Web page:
Lucinda Discusses Emergency Cat Restraint Devices
Hello — it’s Lucinda the literate cat, with a new post for you two-leggeds. I am writing something a bit different this time. Here is a review of a recent article from the blog, Catster, called Emergency Cat Restraint. Learn about the cat restraint devices that you can use in a time of need.
Sometimes I am very glad I’ve learned to read. My CCL (Cantankerous Cat Lady) subscribes to a few cat blogs, and she shares them with me. I find it interesting to read about us from a two-legged’s point of view.
This article has some helpful information for people owned by cats. However, I am not sure if you two-leggeds all understand the cat’s viewpoint on these matters. I thought it might be helpful if I made some comments from my point of view.
The article points out that safety is the most important thing to consider in an emergency situation, for both two-legged and cat. Should the cat be sick or hurt, or if there is some disaster, like fire or flood, you will want to move your cat without being bitten or scratched.
Perhaps I should first tell you that in a situation where a cat becomes very frightened, it may no longer matter how closely you are bonded with your cat. In that state of fear, the cat will forget everything except its natural instincts.
These instincts tell it that you are huge, compared to it, and therefore suddenly frightening. The message the cat receives from its instincts tells it to run away and hide.
Watch Out For Those Teeth
When restraining a cat, you are told to always have control of your cat’s head, as the cat may bite in its attempt to get away. Remember, in the cat’s agitated state of mind,
you are the enemy. You need to avoid cat bites at all costs, as the wound can become seriously infected. After all, your cat’s mouth is not sanitized.
A towel might do the trick. Drop the towel over the cat, including that biting head. Then scrape up the cat and wrap the edges of the towel around her body. One hand goes to the scruff of her neck so you have control over her head, and with the other hand and arm, hold her close to your body.
Then hang on tight. You don’t want the legs to come loose, so hold them close to your body. If you are smart, you will pull on protective clothing before attempting to pick up the cat.
When Not To Pick Up Your Cat
CCL has a story for you. She said when she was about 15, her mother learned the hard way about picking up a mad cat. Her mom and the cat had created a very close bond, so she thought the cat would react to her in the normal way.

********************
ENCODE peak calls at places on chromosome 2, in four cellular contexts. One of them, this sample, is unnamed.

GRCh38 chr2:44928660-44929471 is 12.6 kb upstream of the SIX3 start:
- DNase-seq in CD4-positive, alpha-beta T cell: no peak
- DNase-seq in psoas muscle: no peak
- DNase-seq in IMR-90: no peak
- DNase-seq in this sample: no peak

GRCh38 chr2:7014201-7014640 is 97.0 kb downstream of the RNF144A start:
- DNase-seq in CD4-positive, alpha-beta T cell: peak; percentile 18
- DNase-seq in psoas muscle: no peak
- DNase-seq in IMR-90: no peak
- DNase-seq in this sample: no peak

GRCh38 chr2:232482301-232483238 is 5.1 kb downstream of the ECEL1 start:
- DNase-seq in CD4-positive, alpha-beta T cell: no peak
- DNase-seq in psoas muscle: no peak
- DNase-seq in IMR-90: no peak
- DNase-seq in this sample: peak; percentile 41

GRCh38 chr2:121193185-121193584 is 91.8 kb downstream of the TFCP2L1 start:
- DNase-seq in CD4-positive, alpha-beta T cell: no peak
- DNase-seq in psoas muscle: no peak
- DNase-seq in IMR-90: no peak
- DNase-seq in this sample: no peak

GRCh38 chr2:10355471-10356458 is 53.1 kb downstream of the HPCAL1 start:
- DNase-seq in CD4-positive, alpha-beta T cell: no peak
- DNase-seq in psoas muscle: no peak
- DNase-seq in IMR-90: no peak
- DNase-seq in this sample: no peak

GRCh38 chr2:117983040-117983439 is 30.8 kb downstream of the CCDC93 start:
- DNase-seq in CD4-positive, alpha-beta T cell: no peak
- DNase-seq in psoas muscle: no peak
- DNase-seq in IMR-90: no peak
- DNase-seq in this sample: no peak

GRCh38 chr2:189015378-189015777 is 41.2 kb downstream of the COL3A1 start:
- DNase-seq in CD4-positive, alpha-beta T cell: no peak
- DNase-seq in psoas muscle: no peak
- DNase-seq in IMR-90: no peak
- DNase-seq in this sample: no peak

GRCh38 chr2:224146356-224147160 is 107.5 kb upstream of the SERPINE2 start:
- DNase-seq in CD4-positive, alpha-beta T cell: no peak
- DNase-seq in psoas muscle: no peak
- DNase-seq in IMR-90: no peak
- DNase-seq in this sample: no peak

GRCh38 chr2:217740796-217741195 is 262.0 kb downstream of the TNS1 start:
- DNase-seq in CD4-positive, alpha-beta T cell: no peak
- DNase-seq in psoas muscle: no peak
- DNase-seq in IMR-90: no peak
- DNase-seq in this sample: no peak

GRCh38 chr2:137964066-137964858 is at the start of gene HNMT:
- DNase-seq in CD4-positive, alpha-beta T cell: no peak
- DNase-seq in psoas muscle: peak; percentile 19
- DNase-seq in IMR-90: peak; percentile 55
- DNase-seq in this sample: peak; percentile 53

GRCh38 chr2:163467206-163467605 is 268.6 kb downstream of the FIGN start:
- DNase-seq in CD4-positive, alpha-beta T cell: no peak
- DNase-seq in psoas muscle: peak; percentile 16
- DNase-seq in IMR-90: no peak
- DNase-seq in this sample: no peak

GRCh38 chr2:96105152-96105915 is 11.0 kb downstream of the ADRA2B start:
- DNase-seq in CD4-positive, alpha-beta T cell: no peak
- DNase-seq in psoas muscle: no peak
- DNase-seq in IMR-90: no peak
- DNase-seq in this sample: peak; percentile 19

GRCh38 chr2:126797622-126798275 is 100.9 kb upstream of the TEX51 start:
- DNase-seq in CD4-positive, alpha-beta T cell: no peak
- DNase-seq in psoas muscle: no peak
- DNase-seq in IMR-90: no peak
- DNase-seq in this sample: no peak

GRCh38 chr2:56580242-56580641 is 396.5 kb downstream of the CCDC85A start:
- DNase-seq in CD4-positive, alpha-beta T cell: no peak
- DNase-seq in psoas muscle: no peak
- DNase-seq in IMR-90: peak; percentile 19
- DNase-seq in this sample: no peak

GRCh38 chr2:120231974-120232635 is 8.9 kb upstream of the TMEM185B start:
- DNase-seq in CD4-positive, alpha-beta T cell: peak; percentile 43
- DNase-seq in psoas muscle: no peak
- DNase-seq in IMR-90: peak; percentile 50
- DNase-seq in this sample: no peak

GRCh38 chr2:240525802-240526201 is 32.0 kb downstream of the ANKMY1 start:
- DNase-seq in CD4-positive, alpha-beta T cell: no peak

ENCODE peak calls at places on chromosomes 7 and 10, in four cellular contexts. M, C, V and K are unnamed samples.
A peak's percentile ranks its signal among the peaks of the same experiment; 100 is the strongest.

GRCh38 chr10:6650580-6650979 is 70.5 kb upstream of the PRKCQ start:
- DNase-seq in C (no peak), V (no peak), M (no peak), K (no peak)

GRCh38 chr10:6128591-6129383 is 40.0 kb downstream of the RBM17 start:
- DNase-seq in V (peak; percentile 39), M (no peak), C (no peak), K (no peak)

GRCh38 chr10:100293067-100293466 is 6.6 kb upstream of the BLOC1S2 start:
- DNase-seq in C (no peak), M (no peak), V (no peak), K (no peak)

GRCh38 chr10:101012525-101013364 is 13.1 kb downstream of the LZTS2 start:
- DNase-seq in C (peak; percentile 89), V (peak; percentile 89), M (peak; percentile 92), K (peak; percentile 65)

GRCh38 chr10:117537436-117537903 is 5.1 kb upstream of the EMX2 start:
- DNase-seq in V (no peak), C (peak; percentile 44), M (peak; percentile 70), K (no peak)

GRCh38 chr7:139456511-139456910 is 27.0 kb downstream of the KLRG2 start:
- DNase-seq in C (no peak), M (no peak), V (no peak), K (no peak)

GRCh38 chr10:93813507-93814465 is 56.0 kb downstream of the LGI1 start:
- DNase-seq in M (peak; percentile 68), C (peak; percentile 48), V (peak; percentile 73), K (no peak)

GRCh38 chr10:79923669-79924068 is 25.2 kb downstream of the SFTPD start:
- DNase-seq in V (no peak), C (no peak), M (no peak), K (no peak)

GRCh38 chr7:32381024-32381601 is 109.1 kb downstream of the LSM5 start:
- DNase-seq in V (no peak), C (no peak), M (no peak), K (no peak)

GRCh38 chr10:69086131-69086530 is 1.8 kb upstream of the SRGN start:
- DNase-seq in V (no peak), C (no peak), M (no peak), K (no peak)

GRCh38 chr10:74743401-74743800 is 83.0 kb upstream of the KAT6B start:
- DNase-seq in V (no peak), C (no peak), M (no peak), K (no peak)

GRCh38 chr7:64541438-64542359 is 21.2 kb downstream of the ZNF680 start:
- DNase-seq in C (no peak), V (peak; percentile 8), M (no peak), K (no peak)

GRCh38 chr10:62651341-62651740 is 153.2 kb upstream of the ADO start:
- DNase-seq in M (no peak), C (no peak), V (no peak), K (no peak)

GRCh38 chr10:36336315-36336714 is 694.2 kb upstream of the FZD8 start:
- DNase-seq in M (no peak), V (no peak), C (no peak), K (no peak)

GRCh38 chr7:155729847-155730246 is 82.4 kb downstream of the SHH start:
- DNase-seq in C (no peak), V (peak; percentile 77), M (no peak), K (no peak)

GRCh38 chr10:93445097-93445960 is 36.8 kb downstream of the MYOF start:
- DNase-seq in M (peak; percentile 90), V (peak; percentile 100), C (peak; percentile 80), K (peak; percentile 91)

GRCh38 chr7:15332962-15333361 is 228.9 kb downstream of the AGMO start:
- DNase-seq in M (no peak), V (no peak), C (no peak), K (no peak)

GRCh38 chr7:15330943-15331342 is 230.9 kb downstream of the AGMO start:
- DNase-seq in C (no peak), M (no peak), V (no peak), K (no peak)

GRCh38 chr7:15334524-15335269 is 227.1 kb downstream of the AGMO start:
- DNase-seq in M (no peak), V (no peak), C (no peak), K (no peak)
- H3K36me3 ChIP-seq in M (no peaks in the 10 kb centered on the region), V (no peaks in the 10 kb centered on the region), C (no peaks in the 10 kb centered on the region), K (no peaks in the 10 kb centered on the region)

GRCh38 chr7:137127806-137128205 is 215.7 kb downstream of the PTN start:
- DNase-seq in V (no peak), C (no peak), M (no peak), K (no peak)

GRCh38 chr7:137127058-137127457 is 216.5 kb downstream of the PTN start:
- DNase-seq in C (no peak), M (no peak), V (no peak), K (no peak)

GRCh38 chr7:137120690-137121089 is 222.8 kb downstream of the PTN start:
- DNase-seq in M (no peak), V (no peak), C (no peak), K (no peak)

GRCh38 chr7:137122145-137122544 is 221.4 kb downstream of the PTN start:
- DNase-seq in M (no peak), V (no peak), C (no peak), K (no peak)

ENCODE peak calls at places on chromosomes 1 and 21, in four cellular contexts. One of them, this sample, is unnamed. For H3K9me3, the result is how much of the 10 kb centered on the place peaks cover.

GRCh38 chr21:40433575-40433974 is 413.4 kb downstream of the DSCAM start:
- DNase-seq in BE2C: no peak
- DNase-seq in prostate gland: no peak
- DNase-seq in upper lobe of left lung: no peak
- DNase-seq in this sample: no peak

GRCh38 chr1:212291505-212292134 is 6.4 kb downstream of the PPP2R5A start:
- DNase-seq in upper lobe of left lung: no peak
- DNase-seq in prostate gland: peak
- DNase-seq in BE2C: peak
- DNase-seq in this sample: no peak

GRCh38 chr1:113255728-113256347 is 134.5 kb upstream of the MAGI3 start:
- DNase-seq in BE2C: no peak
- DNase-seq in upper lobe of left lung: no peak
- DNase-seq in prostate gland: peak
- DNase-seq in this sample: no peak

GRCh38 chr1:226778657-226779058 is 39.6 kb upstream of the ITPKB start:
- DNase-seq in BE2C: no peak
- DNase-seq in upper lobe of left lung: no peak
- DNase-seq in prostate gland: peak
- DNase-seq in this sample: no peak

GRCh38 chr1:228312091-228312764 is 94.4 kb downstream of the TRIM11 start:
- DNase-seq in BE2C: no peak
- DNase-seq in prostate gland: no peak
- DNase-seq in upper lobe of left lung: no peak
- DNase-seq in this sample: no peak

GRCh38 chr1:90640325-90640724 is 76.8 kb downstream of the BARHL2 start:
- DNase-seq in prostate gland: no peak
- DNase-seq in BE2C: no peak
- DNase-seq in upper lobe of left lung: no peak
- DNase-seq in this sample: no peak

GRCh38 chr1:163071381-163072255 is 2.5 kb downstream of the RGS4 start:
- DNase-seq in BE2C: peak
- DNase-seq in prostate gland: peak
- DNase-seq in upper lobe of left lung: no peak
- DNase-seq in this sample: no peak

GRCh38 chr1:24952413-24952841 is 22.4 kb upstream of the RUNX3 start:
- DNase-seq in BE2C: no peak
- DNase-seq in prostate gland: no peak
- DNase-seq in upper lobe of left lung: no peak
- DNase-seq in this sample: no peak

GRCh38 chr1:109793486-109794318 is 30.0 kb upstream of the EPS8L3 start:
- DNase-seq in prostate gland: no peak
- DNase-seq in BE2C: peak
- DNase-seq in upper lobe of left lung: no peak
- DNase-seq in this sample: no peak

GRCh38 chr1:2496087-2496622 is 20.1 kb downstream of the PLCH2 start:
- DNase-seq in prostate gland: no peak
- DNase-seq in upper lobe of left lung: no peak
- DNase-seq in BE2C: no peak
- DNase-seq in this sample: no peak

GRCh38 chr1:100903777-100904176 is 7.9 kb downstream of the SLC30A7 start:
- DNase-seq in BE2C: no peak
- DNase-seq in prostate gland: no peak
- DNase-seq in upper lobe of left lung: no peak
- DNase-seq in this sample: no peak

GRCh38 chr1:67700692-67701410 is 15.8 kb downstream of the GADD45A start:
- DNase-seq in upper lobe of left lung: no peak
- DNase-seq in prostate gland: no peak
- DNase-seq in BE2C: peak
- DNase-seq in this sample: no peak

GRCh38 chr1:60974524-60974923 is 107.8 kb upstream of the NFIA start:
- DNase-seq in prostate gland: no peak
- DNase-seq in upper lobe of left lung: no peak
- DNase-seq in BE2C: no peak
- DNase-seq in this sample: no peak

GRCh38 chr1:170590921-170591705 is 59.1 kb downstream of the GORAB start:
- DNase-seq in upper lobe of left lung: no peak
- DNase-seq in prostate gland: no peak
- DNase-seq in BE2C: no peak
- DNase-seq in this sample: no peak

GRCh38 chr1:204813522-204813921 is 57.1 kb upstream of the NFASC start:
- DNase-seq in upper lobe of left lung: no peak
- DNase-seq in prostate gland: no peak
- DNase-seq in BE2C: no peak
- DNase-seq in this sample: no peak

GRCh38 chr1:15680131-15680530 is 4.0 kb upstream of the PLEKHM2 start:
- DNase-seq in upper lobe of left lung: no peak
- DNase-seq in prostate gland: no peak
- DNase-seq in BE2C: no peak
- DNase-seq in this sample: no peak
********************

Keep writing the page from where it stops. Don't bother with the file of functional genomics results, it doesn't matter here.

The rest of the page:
The cat, an indoor cat, had gotten out and found another cat in his yard. Immediately he became enraged and confronted the stranger, with the intent of defending his territory.
CCL’s mother did not understand that her cat was no longer her best friend, but had reverted to a wild cat that operated by his instincts. His focus was 100% on the intruder.
The mother came up behind the cat and bent to pick him up. The cat, now in full battle mode, did not realize who picked him up, and, with a claw-studded paw, raked across the mother’s arm, laying open an artery that started spurting blood.
It was a good thing that CCL’s father was home. He got the wound bound to slow the bleeding, and loaded us both in the car to go to the hospital. He drove as fast as he could. There wasn’t much traffic, fortunately, but it didn’t take long for a police car to come behind him and pull him over.
CCL’s father hurriedly explained the emergency, and then the police car went ahead, lights flashing and siren going, and escorted them to the emergency room.
I did not know about traffic regulations or speeding or police cars until CCL explained it to me. I think it’s a good system, and am glad the police car helped them reach the hospital quickly.
A Large Bath Towel Is Your Friend
Back to the towel. When wrapping your cat up, it is ideal to have the center of the towel under the cat. Then the ends will wrap snugly around her body, so those legs with the dangerous claw-filled paws will be held close to the cat’s body.